Titanique, The Musical Review: A truly unhinged, joyously chaotic masterpiece

“Shall we go for it?” asks Marla Mindelle’s Celine Dion. You’d be mad not to.

Celine Dion and Titanic fit together so seamlessly it seems strange to imagine a time when the catastrophic 1912 sinking of the “unsinkable ship” that led to the deaths of over 1,500 people wasn’t met with at least a quiet hum of “My Heart Will Go On”. In fact, all of Celine’s catalogue is so delightfully cinematic and dramatic, her songs fit a retelling of 1997’s 11-time Academy Award winning Titanic perfectly. Writers Marla Mindelle, Constantine Rousouli and Tye Blue are wise enough to realise, however, that with the intense camp energy created by even one Celine song, this musical endeavour could never be anything other than a farcical, bonkers, madcap dash through perhaps one of the most iconic – sorry, iconique – stories ever told which also somehow has Celine Dion in it as a character?

It is indescribably bizarre and yet side-splittingly hilarious. Titanique begins its incredibly meta, self-referential and fourth-wall-breaking tale within the confines of the Titanic museum, in which a tour is interrupted by Ms Celine Dion (Marla Mindelle) herself, who dogmatically insists on retelling the story of Titanic herself, entirely ignoring protests that she was not there personally.

We are introduced to the world of Titanic through Ms Dion’s eyes, roguish Jack (Constantine Rousouli) reduced to a hair flipping, foppish himbo, while John Riddle‘s Cal is far more acerbic and bitchy than Billy Zane’s. Ryan Duncan perfectly encapsulates Rose’s mother Ruth through wistfully proclaiming “Oh what a day to be rich” as well as calling her wayward daughter a “festering queef” (which, judging by Alex Ellis‘s alarmed reaction and near-immediate corpsing was almost definitely not in the script).

To place into context, this is a show in which Frankie Grande – playing a character called Victor Garber – belts “I Drove All Night” before careening the ship into an iceberg. An iceberg (Jaye Alexander) that then instigates a “Lipsync For Your Life…boats” amongst the Titanic’s passengers – after singing “River Deep, Mountain High” (which Celine Dion is keen to explain she has sung live). It is also a show where the Unsinkable Molly Brown (Kathy Deitch) sings “All By Myself” while paddling treacherous waters. And a show where stage slaps manage to have impact even when the two characters are on entirely opposite sides of the stage, and where Ruth can give an entirely in character command of “strike that bench” – not to mention Celine Dion randomly wandering on at the end of musical numbers that she wasn’t a part of to humbly and sincerely utter “thank you so much”.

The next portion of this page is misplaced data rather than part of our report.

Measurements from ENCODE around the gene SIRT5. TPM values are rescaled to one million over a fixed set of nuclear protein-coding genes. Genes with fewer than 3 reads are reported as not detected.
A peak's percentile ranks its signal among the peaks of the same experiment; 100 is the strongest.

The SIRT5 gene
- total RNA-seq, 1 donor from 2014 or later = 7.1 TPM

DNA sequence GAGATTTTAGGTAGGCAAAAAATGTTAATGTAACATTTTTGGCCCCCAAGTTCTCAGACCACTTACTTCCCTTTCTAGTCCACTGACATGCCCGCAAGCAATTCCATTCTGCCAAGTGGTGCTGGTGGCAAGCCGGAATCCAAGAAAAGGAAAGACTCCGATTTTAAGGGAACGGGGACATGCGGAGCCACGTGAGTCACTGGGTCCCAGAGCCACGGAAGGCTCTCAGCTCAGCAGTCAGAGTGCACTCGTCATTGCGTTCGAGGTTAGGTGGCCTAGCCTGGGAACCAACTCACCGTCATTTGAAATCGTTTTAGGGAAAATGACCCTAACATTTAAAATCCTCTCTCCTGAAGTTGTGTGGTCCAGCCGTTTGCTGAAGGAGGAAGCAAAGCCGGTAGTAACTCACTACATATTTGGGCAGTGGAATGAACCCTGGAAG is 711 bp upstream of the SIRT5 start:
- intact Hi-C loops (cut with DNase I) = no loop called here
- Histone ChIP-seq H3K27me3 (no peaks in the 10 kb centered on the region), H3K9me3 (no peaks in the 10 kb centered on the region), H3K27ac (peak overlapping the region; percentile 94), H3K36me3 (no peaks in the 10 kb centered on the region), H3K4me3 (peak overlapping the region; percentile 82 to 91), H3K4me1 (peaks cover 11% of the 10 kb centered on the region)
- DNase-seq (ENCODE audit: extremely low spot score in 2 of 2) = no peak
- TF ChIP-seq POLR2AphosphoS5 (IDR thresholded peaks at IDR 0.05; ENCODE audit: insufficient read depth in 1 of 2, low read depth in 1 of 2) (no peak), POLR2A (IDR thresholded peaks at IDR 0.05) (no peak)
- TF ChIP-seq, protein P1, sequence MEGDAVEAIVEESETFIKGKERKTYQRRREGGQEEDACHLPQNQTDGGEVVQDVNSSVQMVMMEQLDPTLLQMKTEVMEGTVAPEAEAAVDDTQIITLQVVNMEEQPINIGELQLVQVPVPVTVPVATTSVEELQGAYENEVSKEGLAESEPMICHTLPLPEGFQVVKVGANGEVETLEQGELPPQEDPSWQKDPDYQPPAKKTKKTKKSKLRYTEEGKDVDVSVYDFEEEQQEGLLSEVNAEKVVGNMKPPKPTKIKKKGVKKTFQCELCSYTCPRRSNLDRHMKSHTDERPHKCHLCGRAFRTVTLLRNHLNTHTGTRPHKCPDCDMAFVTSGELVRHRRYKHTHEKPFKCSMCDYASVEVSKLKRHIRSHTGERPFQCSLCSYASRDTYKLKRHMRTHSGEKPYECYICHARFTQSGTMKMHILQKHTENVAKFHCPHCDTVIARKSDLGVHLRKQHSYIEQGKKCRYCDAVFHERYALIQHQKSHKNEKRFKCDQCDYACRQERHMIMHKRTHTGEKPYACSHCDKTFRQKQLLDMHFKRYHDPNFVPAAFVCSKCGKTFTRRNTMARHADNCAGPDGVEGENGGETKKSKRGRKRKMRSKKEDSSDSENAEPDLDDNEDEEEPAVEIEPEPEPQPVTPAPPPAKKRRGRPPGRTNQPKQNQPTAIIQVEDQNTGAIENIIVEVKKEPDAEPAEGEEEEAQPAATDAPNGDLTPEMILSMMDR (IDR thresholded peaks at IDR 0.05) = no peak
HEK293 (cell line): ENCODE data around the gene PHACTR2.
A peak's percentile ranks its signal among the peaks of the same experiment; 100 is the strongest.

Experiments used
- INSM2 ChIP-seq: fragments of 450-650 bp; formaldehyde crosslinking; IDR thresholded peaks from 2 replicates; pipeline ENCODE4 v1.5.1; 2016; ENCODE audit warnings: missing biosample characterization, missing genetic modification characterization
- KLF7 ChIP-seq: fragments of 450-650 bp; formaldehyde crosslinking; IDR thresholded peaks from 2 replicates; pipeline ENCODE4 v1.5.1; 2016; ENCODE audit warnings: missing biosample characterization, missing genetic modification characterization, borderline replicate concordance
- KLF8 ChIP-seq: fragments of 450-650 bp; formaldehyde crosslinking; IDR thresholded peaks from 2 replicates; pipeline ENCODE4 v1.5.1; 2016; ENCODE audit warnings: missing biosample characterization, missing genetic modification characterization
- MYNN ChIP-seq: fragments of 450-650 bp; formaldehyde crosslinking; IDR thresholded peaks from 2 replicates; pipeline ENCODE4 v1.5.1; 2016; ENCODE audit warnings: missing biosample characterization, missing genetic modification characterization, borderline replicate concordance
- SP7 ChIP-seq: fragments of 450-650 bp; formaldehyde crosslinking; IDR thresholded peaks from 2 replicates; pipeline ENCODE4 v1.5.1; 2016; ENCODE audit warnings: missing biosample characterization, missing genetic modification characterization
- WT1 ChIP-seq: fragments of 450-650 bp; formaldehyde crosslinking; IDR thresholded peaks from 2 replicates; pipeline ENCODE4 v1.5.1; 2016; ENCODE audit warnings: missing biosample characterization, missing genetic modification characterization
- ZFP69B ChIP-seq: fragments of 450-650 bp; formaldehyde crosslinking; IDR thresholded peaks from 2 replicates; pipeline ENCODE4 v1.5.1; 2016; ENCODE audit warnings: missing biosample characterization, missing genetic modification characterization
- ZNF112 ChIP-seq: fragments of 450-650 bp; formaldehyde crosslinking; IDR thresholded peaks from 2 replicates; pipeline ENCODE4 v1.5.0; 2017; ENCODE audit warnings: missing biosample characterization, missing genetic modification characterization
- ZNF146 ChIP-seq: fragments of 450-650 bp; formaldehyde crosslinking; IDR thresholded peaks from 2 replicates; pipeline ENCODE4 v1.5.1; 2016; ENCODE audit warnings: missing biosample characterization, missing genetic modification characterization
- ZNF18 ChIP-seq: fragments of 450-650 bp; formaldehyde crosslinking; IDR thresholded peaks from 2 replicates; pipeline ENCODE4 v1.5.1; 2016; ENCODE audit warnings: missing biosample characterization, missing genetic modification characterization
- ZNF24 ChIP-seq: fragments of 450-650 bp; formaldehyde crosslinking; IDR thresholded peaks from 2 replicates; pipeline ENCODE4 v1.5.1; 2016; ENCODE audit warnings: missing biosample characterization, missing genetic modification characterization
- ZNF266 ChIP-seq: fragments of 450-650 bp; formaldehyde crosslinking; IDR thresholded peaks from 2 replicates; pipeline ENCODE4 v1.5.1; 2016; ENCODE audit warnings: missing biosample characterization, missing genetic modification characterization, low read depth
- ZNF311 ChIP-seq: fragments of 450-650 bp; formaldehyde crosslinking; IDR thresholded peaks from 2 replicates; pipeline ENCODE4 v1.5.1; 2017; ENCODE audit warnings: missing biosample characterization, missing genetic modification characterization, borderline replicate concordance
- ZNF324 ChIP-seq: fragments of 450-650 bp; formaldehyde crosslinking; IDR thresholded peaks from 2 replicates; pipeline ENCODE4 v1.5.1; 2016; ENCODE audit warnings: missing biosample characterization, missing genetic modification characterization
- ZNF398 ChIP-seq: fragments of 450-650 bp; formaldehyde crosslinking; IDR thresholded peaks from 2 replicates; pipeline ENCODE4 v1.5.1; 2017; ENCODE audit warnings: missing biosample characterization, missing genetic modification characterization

What is more alarming is perhaps just how ridiculously talented singers all of the cast are, even while testing the audience’s pelvic floor strength. The musical arrangements by Nicholas James Connell are genuinely beautiful. “Because You Loved Me” gets a particularly propulsive base line added to it that this reviewer could certainly have used more of. Throughout, Marla Mindelle‘s Celine Dion impression is spot on, affecting all of her well-ridiculed mannerisms as well as being able to deliver vocally. Her improvised section, including Alex Ellis and Constantine Rousouli‘s baffled reactions was one of the highlights of the performance.

It is a theatrical experience that simply must be seen to be believed. With the production announcing an extension into November, Titanique is an absolute must-see. May this show be as unsinkable as her namesake. Or, rather, more.


Titanique is currently playing at Asylum NYC until November. You can book tickets here.

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